DSEK can be combined with cataract surgery

DSEK is performed on an outpatient basis under local anesthesia and takes approximately 30 minutes. The DSEK procedure removes the unhealthy endothelial cell layer and replaces it with healthy cells from a donor cornea. In order to make the new tissue adhere to the back of the old cornea, an air bubble is used to fill the front part of the eye for an hour after surgery. A follow-up visit is required the day after surgery.

Patients can return to their normal activities within two weeks with the exception of swimming. An antibiotic eye drop is used for two weeks and a steroid drop is used for at least a year to prevent graft rejection. Rejections are rare and treatable.

IEK (IntraLase Enabled Keratoplasty) is a new revolutionary way of performing full thickness corneal transplantation procedure utilizing a laser. The IntraLase laser is used to replace the diseased cornea in a precise fashion thus reducing postoperative astigmatism and corneal surface irregularity speeding up the visual rehabilitation. The IntraLase laser procedure also reduces the need for stitches making recovery both easier and faster.

Read More

Seeing the World Through Rose Colored…Contacts?!

Although not rose colored at all, the new Rose K™ contact lens is a welcomed advance in the treatment of Keratoconus.

Picture viewing the world as if you’re looking through a car windshield in a driving rainstorm – that’s how uncorrected vision looks to people with advanced Keratoconus. Keratoconus is characterized by a gradual thinning of the cornea, which alters its normal round shape to that of a cone. This bulging can severely affect a person’s ability to read, watch TV and see clearly enough to drive.

Keratoconus is generally diagnosed in young people around the age of puberty but can also be first diagnosed in people in their 40s and 50s. It initially presents as slightly blurred, distorted vision with a sensitivity to light and glare. It is a condition that progresses slowly and can, in the beginning stages, be easily corrected with glasses. As the condition advances, gas permeable (GP) contact lenses are often the best method to correct vision.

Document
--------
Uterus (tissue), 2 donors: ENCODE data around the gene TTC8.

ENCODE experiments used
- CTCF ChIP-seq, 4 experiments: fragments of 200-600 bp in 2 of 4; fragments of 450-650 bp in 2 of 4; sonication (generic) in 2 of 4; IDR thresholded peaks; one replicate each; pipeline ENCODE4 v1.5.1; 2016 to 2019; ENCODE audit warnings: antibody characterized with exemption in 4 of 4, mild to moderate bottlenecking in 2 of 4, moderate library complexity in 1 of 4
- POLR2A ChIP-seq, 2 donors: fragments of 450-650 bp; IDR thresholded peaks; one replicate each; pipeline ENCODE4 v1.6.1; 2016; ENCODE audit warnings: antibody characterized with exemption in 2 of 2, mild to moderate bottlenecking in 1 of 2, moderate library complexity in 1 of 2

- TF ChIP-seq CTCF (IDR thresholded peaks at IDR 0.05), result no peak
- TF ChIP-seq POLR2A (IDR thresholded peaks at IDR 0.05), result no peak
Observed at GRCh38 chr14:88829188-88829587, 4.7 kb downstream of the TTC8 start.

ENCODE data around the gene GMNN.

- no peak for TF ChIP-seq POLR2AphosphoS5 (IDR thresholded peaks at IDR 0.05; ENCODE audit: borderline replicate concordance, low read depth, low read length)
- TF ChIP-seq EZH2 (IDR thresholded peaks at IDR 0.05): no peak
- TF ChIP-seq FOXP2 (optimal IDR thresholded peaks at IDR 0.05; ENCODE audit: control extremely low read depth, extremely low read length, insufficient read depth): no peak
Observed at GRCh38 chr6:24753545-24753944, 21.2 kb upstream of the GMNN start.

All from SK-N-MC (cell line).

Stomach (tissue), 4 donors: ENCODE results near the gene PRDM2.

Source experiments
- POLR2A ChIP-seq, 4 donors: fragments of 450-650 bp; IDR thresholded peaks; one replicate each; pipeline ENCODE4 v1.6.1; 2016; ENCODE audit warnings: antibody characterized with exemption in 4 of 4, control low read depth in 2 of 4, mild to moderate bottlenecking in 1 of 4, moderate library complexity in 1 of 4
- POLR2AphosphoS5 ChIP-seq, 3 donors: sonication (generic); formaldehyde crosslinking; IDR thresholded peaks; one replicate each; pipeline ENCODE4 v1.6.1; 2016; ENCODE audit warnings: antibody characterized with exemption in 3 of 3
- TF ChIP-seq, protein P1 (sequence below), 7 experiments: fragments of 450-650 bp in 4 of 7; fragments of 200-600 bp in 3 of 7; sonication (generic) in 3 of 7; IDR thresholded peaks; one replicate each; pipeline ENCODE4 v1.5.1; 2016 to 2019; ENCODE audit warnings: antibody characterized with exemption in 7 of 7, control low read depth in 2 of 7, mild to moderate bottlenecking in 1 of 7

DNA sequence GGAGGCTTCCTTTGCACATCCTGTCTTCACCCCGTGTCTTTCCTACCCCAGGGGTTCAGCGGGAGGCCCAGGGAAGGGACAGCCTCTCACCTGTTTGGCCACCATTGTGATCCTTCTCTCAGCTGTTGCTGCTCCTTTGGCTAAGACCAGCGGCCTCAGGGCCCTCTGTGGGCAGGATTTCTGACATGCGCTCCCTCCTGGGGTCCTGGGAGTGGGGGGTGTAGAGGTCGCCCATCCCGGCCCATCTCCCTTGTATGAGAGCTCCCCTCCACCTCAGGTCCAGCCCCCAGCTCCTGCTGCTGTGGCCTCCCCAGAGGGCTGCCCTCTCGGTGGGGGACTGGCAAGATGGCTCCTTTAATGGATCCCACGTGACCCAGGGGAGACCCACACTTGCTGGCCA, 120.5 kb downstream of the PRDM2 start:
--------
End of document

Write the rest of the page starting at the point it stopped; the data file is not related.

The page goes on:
The complex geometry of the Rose K™ lens allows it to act in concert with the conical shape of the cornea throughout most stages of Keratoconus. As a result, the Rose K™ lens offers better comfort and optimum visual acuity. Its “breathable” material allows oxygen to flow directly through to the cornea proving excellent health to the eye. Rose K™ lenses can be custom fit by our Director of Contact Lens Services, Phyllis Rakow, to suit the varying levels of myopia and astigmatism in each eye.

Read More

DSAEK – An Alternative to Corneal Implants

Until now, when the cornea loses its transparency due to disease or injury there has only been one option: corneal transplant.

In order for the cornea to remain clear, it must remain relatively dry. Intricate bundles of collagen form a delicate layer of cells called endothelia. The endothelia acts as a pump to keep the corneal to accumulate water and develop corneal edema. In some patients, vision is impaired due to the disappearance of the nonregenerative cells of the endothelia.

Now, same day surgery can resupply the damaged endothelia with active endothelial pumping cells without replacing the entire cornea. DSAEK, Descemet’s Stripping and Automated Endothelial Keratoplasty, can be performed with a topical anesthetic and tiny incisions requiring no stitching. The DSAEK technique accelerates recovery time and greatly reduces the potential for complications.

 

Read More

Laser Corneal Transplantation

Corneal transplantation can now be done by laser. IntraLase Enabled Keratoplasty (IEK) is a new revolutionary way of performing full thickness corneal transplantation procedure. The IntraLase laser is used to replace the diseased cornea in a precise fashion thus reducing postoperative astigmatism and corneal surface irregularity speeding up the visual rehabilitation. The IntraLase laser procedure also reduces the need for stitches which in turn makes recovery both easier and faster.

Read More